Practising our Faith 4
This is the final instalment in the practicing faith series of sermons I’ve been doing over the past month or so. I’m going to dispense with my usual preamble explaining the rationale behind this topic, and just launch into briefly exploring the last three practices. Hopefully this will leave enough time at the end to paint a bit of a picture about some possibilities for how this stuff could be made more concrete in our community, if people felt like pursuing the ideas further.
So, here’s the list of 12 practices that I’ve been talking about. I’ve spent time with all of these except Shaping Communities, Honouring the Body, and Dying Well. So, without further ado…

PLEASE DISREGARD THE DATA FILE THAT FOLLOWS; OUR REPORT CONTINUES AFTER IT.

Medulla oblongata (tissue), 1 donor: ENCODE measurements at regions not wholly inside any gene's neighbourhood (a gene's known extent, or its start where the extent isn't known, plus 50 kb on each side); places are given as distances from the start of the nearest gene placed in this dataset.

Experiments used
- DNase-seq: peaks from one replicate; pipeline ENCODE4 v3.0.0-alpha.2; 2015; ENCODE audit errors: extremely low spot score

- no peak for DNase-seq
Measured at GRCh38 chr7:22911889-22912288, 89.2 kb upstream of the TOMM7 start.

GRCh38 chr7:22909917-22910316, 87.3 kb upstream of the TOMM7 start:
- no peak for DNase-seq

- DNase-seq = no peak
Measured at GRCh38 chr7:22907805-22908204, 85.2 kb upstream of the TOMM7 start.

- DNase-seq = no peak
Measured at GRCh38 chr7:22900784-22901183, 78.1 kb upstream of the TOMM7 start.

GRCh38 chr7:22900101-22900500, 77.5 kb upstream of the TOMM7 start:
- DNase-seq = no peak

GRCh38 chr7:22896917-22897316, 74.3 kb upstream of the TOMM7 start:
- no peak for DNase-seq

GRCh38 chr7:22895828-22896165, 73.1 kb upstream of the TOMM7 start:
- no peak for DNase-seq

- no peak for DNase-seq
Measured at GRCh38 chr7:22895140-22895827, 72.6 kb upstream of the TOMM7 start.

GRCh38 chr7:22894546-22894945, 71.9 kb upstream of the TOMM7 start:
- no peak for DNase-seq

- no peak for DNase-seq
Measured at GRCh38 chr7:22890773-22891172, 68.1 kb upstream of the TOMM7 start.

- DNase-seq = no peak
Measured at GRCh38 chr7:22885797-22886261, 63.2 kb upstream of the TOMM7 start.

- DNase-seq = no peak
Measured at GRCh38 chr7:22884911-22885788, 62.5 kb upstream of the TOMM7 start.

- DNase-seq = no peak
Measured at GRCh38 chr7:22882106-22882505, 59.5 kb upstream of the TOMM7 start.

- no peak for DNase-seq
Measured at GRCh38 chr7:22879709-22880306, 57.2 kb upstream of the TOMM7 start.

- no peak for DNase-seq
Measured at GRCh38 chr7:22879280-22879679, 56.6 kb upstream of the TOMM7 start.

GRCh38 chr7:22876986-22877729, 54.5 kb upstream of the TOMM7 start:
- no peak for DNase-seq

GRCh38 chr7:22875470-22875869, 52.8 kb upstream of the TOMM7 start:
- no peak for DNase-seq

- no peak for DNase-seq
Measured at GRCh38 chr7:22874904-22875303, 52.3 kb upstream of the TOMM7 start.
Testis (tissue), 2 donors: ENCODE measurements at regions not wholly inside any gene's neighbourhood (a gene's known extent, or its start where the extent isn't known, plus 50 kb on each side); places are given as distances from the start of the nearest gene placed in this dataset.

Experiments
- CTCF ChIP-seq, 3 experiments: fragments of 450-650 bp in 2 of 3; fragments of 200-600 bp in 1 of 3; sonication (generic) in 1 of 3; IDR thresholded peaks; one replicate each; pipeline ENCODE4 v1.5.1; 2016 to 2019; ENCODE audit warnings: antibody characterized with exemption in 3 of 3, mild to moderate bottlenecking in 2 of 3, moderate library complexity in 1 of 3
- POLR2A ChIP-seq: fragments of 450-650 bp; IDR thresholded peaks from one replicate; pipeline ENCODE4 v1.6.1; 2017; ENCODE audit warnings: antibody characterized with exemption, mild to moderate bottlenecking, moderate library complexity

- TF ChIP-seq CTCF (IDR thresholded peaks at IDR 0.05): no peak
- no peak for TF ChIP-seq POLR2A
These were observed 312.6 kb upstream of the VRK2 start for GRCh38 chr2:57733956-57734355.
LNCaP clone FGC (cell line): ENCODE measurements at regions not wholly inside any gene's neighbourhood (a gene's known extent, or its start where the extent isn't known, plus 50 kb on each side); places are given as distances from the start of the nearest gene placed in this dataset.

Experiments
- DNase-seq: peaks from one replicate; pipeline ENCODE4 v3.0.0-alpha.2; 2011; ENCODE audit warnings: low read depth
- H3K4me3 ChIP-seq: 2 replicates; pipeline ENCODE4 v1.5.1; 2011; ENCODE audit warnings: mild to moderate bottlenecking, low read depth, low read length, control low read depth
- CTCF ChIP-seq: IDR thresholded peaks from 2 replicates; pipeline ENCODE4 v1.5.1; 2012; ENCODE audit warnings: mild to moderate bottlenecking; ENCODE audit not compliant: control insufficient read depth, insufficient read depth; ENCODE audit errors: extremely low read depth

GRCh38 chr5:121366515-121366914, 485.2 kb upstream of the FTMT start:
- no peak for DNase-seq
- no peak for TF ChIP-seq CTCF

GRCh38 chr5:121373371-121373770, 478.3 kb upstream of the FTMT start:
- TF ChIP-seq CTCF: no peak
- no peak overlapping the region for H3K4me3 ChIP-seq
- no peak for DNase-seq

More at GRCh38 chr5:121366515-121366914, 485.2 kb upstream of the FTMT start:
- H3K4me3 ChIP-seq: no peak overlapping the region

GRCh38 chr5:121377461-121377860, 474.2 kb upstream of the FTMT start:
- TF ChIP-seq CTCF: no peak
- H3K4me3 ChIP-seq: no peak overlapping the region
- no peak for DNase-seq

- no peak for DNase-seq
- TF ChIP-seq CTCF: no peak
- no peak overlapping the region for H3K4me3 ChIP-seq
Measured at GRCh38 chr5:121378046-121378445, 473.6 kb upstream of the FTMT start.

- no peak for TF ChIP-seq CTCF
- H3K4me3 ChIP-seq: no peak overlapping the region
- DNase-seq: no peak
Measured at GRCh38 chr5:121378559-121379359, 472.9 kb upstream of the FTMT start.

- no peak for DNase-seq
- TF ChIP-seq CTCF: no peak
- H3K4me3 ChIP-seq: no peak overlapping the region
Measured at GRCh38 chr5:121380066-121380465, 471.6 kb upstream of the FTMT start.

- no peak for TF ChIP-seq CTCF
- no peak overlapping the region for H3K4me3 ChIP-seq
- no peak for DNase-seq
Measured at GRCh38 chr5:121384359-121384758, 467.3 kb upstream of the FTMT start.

In some ways, this practice goes before most of the others, because it creates the conditions where patterns of communal practice can be carried out. A community where people have committed to support each other and nurture each others’ gifts, and where people see their life as intertwined with others, on a journey of learning and growing, is an environment where people can try out the different things that it means for them to follow Jesus.
So, how does one go about shaping a community? ‘Community’ is a buzz word for our times, and I know that some people are heartily sick of the word. It seems to promise so much, and often deliver so little. I think that often people mean quite different things when they use the word ‘community’. For some people, it has to involve physical proximity, for others, a specific social goal, for others, it’s enough just to have a phone list of people whose company they enjoy, and who they interact with socially from time to time.